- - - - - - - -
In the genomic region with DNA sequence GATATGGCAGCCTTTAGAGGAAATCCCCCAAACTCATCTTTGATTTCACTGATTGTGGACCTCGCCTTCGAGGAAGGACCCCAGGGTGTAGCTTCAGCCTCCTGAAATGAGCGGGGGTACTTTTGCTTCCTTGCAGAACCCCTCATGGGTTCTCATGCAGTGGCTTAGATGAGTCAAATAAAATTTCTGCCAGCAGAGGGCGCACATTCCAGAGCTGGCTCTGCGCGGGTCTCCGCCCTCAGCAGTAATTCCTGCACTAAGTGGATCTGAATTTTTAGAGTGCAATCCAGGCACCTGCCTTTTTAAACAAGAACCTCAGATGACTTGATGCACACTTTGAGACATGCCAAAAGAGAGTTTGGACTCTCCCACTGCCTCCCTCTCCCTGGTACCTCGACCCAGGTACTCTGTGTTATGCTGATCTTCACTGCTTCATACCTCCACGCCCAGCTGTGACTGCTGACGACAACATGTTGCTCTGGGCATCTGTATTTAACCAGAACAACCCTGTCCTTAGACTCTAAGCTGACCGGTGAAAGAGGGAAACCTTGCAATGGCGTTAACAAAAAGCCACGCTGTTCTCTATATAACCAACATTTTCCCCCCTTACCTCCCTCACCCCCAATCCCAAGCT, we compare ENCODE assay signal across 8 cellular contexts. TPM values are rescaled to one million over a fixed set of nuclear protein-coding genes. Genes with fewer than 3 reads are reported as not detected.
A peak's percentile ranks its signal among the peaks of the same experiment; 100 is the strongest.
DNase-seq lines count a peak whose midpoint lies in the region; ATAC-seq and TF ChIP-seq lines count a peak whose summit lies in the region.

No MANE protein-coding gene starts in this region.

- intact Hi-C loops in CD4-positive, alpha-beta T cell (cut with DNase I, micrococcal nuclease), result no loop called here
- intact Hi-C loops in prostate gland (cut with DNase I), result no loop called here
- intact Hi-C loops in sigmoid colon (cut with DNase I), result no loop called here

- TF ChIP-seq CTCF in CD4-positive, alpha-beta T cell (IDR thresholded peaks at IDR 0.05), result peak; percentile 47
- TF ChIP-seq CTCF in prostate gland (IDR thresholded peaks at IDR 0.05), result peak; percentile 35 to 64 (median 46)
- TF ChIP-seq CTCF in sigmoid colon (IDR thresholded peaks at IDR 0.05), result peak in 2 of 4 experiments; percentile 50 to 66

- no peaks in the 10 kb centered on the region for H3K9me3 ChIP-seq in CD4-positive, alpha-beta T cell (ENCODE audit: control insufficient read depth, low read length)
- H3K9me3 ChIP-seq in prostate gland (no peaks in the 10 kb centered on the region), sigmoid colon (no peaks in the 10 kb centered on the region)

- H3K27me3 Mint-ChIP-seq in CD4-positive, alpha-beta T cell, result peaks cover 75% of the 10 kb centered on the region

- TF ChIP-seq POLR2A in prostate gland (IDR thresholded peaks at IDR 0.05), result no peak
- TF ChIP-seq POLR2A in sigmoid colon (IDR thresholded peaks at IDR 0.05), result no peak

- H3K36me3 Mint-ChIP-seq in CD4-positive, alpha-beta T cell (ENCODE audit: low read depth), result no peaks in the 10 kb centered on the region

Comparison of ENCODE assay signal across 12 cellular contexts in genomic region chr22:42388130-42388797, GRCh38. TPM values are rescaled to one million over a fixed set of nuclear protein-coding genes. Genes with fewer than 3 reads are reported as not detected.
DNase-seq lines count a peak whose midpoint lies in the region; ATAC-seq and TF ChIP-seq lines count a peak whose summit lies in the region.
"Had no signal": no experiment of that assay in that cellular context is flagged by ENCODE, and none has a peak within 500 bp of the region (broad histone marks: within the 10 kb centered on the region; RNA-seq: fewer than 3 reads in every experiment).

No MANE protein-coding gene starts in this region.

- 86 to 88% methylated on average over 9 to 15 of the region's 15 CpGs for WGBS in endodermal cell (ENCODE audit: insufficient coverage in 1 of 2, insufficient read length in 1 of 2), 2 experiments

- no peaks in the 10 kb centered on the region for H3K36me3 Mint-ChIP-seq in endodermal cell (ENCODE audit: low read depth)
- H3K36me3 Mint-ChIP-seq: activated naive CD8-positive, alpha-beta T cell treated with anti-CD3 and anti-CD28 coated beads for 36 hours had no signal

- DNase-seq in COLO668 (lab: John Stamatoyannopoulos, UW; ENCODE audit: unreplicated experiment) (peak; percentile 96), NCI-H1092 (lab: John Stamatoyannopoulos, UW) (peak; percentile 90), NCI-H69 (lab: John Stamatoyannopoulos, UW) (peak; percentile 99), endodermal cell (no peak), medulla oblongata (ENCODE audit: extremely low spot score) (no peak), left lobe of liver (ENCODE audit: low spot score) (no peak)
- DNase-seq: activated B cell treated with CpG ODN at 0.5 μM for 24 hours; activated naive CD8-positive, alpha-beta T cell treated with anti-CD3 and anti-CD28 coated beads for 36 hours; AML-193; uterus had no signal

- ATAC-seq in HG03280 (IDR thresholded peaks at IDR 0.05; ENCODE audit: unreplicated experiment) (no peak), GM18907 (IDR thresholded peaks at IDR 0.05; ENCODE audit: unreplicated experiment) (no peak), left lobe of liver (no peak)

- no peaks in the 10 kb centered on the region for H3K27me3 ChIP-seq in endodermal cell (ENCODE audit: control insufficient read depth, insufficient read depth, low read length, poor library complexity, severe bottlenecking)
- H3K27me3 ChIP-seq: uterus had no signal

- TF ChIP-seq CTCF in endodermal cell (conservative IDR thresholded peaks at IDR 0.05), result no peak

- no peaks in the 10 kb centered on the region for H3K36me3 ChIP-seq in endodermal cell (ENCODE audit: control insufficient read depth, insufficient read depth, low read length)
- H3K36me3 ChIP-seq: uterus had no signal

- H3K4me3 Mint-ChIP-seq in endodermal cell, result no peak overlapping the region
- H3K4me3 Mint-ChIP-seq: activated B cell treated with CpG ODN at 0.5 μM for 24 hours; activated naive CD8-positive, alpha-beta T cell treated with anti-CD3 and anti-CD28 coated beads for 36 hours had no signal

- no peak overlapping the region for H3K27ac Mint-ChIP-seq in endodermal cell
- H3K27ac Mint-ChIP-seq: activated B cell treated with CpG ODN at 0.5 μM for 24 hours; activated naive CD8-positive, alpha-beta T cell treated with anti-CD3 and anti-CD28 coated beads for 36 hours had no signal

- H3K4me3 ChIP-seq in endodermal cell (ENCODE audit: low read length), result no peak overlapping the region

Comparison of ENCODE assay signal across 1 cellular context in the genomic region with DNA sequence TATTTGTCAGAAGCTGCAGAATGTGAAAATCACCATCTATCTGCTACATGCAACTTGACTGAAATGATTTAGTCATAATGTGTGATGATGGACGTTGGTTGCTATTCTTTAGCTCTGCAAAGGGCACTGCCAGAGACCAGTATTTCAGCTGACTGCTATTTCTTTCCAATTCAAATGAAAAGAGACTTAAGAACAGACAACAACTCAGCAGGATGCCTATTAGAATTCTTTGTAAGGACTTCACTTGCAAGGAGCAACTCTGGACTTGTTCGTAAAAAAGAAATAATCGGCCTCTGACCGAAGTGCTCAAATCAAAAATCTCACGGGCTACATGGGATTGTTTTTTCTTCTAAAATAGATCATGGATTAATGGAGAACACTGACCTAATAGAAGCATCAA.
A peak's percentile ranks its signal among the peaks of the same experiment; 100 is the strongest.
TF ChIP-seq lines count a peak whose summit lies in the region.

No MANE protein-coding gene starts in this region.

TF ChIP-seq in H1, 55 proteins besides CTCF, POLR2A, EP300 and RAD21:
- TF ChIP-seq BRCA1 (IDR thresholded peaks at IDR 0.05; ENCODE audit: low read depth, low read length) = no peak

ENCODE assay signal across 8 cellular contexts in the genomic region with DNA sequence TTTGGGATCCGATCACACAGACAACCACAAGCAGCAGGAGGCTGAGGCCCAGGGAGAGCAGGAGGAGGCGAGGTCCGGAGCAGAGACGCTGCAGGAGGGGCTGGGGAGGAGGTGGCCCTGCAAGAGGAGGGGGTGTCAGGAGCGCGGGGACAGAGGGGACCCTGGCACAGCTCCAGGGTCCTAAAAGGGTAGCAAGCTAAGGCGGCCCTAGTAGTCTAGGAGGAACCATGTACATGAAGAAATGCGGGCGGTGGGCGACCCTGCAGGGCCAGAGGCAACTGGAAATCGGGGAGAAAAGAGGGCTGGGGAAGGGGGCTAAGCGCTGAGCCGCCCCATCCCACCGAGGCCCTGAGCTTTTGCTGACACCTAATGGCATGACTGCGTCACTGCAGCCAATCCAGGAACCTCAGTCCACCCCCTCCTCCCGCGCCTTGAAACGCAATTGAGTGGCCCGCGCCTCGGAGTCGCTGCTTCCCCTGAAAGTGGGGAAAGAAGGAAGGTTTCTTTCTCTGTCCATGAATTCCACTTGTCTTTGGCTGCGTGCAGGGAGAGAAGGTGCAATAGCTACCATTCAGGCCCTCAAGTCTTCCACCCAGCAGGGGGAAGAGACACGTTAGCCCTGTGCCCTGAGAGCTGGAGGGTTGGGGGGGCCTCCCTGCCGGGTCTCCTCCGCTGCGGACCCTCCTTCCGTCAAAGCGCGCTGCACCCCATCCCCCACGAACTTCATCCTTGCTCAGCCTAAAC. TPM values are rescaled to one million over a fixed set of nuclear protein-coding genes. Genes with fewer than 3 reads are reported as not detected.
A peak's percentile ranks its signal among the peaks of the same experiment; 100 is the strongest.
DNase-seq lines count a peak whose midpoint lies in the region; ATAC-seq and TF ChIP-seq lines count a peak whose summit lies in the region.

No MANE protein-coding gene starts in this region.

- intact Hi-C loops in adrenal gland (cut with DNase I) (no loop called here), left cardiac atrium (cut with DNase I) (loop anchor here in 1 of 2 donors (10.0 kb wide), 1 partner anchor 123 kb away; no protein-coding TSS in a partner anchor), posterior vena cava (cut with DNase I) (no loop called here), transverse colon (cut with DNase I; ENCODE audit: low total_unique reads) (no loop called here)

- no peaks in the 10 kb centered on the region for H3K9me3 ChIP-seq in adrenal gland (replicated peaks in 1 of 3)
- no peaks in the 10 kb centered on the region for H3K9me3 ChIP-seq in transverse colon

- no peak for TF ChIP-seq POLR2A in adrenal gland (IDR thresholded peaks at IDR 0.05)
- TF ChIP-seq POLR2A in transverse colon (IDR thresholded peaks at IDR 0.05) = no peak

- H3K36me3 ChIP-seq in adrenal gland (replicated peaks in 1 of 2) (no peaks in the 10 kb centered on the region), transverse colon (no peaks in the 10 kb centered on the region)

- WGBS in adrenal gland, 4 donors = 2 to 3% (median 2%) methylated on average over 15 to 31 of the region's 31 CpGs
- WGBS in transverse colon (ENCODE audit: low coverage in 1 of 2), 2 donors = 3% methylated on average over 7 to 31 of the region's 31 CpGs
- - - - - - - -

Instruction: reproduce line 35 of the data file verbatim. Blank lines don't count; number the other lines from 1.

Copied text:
- H3K27ac Mint-ChIP-seq: activated B cell treated with CpG ODN at 0.5 μM for 24 hours; activated naive CD8-positive, alpha-beta T cell treated with anti-CD3 and anti-CD28 coated beads for 36 hours had no signal